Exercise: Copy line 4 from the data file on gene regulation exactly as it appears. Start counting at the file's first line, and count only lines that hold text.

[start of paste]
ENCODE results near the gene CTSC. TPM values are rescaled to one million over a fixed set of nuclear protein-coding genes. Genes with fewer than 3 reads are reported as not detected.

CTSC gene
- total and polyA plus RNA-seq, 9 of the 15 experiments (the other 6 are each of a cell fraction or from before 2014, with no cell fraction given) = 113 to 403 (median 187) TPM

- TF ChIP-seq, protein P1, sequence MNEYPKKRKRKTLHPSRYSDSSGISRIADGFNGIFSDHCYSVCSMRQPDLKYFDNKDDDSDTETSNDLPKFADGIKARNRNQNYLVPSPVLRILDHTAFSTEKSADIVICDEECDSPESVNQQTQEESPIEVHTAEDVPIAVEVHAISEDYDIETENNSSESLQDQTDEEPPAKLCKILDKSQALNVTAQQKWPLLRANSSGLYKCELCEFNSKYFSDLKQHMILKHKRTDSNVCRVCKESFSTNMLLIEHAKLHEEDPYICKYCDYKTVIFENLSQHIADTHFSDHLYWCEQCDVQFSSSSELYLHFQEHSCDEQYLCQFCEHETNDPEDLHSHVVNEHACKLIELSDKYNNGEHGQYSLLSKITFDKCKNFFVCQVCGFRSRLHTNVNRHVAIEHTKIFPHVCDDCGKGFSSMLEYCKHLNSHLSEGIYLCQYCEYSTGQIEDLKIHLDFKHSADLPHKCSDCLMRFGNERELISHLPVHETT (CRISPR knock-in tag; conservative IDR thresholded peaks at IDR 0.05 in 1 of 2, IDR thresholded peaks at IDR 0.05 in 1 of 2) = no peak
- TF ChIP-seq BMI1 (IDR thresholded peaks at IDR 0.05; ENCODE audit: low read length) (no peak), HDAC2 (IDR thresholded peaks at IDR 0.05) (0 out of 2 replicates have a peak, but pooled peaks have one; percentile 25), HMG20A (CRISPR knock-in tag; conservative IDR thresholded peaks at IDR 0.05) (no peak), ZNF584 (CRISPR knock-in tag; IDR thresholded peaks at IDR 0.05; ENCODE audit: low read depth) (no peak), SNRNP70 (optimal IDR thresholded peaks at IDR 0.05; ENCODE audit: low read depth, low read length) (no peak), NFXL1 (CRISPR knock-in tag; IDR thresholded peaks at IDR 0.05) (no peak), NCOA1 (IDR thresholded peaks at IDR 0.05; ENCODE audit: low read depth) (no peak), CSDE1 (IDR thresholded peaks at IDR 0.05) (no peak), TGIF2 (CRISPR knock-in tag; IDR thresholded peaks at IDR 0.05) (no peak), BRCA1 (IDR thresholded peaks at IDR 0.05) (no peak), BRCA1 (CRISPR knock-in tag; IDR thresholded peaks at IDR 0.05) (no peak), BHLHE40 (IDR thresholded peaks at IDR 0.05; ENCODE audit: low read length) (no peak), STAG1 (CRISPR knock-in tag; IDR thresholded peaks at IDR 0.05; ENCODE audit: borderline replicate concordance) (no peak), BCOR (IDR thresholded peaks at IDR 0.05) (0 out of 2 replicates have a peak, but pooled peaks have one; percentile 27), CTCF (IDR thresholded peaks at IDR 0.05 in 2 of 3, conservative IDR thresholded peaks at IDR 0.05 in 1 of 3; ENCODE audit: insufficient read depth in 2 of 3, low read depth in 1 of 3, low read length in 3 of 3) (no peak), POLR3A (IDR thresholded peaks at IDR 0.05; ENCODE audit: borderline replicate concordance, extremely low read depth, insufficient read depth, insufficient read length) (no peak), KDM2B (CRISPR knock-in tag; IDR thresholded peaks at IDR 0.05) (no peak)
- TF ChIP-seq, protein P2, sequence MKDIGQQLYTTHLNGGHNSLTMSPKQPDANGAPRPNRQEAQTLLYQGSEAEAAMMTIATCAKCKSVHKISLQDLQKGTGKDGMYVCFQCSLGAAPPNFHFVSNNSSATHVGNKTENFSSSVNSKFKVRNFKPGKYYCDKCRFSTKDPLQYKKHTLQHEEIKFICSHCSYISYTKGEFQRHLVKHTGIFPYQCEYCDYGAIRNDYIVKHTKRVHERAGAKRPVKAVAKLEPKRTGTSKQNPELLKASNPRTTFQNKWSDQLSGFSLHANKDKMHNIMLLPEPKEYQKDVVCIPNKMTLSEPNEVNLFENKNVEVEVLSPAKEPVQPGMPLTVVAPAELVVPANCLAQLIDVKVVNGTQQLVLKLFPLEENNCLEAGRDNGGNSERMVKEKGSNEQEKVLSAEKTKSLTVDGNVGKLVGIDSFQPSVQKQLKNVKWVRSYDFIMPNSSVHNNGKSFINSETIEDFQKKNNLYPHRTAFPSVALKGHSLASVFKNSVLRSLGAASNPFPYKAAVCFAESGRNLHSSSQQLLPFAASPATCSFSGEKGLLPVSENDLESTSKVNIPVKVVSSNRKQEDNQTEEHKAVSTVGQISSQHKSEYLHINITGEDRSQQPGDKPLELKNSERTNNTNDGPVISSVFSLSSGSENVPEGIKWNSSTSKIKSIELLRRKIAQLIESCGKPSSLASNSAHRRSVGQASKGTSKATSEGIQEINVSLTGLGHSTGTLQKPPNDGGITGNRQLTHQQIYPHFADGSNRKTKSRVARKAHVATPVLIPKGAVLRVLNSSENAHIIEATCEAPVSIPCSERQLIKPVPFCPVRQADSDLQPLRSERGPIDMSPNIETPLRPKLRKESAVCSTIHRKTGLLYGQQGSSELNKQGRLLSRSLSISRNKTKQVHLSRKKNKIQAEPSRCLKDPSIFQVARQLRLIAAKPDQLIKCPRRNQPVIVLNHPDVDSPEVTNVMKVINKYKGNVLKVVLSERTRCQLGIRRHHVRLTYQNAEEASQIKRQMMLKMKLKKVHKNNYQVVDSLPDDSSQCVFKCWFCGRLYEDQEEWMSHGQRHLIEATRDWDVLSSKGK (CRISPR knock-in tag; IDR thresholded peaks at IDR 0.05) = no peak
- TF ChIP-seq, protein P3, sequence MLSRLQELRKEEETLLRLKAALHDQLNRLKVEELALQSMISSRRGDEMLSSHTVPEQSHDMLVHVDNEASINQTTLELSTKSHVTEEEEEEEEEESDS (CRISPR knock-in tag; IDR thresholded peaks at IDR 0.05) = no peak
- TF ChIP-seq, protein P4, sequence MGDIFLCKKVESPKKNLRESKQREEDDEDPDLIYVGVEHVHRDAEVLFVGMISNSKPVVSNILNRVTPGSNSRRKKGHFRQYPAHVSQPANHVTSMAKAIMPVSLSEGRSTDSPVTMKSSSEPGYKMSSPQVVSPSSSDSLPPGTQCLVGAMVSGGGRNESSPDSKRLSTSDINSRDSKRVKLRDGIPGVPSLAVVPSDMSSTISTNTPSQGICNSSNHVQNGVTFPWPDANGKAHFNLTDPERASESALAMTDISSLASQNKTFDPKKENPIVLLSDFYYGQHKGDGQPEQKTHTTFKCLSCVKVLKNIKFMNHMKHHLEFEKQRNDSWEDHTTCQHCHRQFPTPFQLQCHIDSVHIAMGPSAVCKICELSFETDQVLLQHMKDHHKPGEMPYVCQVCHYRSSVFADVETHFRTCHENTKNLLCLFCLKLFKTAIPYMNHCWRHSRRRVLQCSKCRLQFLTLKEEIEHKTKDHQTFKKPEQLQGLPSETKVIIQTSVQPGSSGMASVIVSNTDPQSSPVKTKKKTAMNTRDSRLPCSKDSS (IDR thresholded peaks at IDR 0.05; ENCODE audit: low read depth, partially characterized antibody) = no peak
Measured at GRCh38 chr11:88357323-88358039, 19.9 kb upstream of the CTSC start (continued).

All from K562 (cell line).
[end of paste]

- TF ChIP-seq, protein P1, sequence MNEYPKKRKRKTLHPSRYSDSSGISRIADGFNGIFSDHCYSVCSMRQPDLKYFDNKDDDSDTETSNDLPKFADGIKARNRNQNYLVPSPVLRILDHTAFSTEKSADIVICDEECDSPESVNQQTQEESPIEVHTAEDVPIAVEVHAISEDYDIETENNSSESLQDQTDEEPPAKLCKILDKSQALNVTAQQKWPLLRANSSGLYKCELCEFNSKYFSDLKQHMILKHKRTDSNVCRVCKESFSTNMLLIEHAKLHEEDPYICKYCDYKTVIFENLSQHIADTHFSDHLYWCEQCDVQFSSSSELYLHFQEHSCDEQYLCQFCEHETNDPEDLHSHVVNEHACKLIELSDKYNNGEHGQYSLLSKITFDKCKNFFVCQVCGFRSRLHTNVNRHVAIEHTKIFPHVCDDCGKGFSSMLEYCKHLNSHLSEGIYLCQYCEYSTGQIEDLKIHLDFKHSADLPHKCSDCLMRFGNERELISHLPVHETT (CRISPR knock-in tag; conservative IDR thresholded peaks at IDR 0.05 in 1 of 2, IDR thresholded peaks at IDR 0.05 in 1 of 2) = no peak